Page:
In her new book “Wonder Women,” Barnard president Debora Spar claims that, despite what feminists have long-argued, women do have inherent differences from men when it comes to workplace behavior.
As Spar explains in an excerpt in Salon:
In the wake of the financial crisis of 2008, however, a renegade, slightly retrograde view has started to emerge. What, some observers have wondered publicly, if women in the workforce don’t behave exactly like men? What if women leaders, in particular, don’t lead exactly like men? And what if those characteristics, rather than consigning women to domestic chores, actually made them highly prized members of social organizations?
Clearly, this is dangerous ground to tread. Because if it’s acceptable to claim that women are different in a good way, then it’s just a hop, skip, and jump back toward defining them as different in a bad way. If we attribute any particular characteristics to women as a group, aren’t we just reducing them to the same sorts of social stereotypes that feminism so successfully toppled?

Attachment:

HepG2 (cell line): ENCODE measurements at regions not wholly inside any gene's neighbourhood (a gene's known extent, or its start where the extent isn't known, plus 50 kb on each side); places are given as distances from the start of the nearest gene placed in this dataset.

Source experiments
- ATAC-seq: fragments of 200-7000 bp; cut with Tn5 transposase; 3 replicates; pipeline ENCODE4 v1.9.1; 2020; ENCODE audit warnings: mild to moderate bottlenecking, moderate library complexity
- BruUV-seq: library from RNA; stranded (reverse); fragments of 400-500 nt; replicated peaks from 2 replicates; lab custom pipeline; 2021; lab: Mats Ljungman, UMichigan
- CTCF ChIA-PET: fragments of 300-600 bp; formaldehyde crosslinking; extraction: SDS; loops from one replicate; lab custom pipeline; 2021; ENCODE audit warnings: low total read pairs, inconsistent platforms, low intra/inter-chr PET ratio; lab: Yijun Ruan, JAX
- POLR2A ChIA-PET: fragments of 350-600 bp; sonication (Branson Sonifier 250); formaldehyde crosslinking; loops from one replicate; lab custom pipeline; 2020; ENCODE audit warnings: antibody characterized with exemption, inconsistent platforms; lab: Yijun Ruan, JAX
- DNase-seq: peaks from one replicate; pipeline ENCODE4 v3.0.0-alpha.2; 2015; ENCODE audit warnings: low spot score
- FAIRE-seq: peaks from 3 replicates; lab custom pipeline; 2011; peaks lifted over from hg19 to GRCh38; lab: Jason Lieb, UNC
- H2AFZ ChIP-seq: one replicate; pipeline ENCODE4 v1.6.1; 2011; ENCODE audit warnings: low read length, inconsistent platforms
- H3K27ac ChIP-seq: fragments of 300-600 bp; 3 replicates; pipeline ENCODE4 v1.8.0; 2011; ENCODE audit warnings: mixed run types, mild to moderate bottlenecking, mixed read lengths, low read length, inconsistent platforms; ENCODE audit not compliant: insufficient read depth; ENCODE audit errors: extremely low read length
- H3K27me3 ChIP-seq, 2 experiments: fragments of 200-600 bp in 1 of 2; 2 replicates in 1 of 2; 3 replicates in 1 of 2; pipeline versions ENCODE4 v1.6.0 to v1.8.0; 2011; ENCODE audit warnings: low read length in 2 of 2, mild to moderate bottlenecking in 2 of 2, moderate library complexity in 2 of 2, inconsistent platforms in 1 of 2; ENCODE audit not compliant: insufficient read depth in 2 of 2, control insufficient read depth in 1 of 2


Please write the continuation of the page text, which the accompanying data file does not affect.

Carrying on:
Spar refers to a group of studies to prove this point, including research by Georgetown University professor Deborah Tannen who found that “men in group settings strive generally to preserve status, while women try to gain intimacy and closeness,” as well another set of studies that suggests “organizations run by women tend to be more cautious than those run by men.”